29 Jul 2018

United Skates: Documentary highlights hip hop’s link to roller skating

From Sunday Morning, 9:40 am on 29 July 2018

Skate rinks were breeding grounds for new hip-hop and dance talent in the 1980s – but who roller skates these days?

The new documentary United Skates reveals an African American skate subculture still vibrant in the face of police racism and closing rinks.

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Photo: United Skates

Tina Brown

Tina Brown Photo: RNZ

Filmmaker Tina Brown tells Wallace Chapman that she and co-director Dyana Winkler got the idea for the documentary after watching a group of old-school skaters in New York.

"We started filming some skaters in Central Park – an eccentric, disco-era bunch of skaters. We thought when they stopped [doing it] that would be it for roller skaters. Who roller skates anymore? It's all birthday parties or retro throwbacks."

They then met a young man who told them that, far from being dead, roller skating was flourishing.

He invited them to a skate party in Richmond, Virginia and they jumped on a bus to go check it out.

Brown says they couldn't believe what they saw there.

"They skate from midnight to six am. We saw thousands of skaters doing the craziest moves."

The pair soon became enmeshed in the skating community and filmed at rinks around the country.

In United Skates, legendary '90s hip-hop trio Salt-N-Pepa say that in their time roller skating was inseparable from hip-hop.

The link between the two cultures runs deep, says Brown.

"Rinks were hubs for the African American community, they were part of their culture. Everybody would go skating.

"We had an interview with Salt-N-Pepa [who] bonded over their love of roller skating and dance."

Hip-hop trio Salt-N-Pepa – Cheryl James ("Salt"), Sandra Denton ("Pepa") and Deidra Roper ("DJ Spinderella")

Hip-hop trio Salt-N-Pepa – Cheryl James ("Salt"), Sandra Denton ("Pepa") and Deidra Roper ("DJ Spinderella") Photo: Salt-N-Pepa / Facebook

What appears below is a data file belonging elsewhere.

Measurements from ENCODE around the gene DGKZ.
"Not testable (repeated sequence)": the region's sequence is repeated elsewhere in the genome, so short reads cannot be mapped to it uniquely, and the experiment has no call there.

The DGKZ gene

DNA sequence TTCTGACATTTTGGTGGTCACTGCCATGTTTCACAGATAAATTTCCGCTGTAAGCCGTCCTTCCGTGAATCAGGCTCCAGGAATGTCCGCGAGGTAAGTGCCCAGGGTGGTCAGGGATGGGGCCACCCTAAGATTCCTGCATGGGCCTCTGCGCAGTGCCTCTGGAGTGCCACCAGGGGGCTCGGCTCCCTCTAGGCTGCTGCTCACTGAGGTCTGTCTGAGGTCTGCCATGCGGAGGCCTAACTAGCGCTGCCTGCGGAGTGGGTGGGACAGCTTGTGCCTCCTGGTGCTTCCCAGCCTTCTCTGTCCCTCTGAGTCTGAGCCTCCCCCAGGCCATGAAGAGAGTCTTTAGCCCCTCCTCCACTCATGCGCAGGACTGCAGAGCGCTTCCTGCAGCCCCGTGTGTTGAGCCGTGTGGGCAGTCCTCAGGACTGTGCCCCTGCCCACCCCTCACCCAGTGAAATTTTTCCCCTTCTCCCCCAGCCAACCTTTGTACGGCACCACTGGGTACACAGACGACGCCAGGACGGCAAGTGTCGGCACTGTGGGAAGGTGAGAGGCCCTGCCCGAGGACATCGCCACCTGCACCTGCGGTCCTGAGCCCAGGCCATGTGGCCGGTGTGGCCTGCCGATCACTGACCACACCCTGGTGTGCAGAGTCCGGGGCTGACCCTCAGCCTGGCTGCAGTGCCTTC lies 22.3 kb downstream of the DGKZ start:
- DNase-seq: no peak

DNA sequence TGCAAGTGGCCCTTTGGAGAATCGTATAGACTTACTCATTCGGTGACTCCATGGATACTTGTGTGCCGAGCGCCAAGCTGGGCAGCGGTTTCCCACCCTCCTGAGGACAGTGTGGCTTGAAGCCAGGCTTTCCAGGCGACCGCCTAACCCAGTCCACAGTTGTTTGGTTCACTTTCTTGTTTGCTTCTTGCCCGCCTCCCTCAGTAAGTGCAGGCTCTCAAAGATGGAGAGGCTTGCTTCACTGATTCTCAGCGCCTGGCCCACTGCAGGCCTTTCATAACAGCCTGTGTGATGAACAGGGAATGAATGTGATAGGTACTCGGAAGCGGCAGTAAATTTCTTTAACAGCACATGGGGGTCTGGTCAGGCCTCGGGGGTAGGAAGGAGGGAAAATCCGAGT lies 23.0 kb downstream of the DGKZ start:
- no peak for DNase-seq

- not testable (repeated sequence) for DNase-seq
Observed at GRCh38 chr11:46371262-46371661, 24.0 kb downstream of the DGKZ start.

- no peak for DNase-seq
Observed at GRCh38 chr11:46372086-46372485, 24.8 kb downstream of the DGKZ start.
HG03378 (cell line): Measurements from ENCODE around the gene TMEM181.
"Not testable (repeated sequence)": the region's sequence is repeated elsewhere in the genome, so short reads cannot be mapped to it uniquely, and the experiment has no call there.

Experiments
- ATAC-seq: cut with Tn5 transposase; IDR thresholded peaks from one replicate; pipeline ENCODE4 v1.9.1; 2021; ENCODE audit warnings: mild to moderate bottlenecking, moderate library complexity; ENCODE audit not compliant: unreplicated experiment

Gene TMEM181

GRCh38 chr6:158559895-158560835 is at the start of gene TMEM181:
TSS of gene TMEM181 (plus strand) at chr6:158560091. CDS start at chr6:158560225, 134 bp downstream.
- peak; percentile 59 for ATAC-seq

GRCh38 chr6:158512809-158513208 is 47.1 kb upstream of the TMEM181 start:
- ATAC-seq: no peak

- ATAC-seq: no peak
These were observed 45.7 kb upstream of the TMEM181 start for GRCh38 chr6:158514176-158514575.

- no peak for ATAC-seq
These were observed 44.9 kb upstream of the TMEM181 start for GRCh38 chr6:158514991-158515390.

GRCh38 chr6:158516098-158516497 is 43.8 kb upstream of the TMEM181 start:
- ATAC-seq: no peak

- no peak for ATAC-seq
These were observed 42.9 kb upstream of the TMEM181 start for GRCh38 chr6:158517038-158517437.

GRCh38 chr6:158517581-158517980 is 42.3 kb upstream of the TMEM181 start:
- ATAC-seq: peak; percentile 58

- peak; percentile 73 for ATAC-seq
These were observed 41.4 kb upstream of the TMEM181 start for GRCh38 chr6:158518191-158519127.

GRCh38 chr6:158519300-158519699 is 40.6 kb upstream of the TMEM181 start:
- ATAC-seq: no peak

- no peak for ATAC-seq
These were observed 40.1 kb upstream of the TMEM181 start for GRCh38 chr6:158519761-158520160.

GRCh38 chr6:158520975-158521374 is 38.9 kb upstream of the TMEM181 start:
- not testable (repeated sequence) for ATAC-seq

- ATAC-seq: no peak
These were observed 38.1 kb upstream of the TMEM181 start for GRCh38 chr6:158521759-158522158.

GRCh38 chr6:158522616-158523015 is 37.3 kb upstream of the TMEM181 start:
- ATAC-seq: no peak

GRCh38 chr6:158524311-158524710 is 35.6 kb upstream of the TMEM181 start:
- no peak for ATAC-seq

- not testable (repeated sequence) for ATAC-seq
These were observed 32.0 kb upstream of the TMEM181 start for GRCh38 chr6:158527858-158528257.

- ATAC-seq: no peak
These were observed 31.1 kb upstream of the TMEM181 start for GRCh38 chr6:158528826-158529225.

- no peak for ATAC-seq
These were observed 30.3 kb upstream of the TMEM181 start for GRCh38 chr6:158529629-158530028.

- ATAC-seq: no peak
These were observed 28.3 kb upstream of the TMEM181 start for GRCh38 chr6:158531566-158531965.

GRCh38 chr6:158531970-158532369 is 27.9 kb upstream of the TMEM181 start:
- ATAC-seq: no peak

Skate rinks were perfect performance venues for emerging hip-hop artists, Brown says.

"We spoke to the Cornell University Hip Hop Collection and they had some great footage of [New York hip-hop group] Funky 4 + 1 performing in a roller rink.

"It has a very strong influence on hip-hop in that the roller rinks were one of the only large venues that would allow them to perform … If it wasn't for the rinks maybe we wouldn't have hip-hop as it is today."

Hip-hop mogul Dr Dre (a founder member of the seminal and controversial hip-hop group NWA) started out as a skate DJ, Brown says.

"In [the 2015 biographical film] Straight Outta Compton, there's a scene very early on where NWA perform in a roller rink."

Skateland, a legendary roller rink in Compton which helped launch hip-hop band NWA in the 1980s.

Skateland, a legendary roller rink in Compton which helped launch hip-hop band NWA in the 1980s. Photo: Courtesy of Craig Schweisinger

In African American communities rinks were "hard-fought spaces", she says.

"These really were life-saving spaces. Parents could leave kids and rink managers would look after them. They were protected from being shot at because they were inside, they weren't on the streets. And from there they built up a sense of community so they ended up not joining gangs.

"Those that did join gangs, that had a love of skating, left their colours at the door when they went skating."

But now many rinks are closing as councils in the US change zoning laws, she says.

"They are closing down three a month. Councils are changing the zoning to push them out. Especially in the African American communities, the rinks are rezoned from recreational to commercial and it's really hard to change that back."

When black skate nights do happen they are accompanied by an undercurrent of racism, she says.

"People would say 'Come to Philly on Thursday, that's our night' and that's when we realised segregation was going on in the rink."

There is an increased police presence on African American skate nights, Brown says.

She and Winkler were often stopped by police and asked what they were doing.

"They would say 'It's not safe here, you need to go, you shouldn't be here, it's not a good neighbourhood'."

The rinks that survive are a place for freedom of expression, Brown says.

"One man, Batman, he becomes the superhero on skates. When he enters the rink he becomes somebody. During the day he's a security guard at a high school, but once he steps onto those eight wheels he becomes Batman."

United Skates is showing as part of the NZ International Film Festival.

A still from the documentary United Skates.

​​ A still from the documentary United Skates. Photo: United Skates / Facebook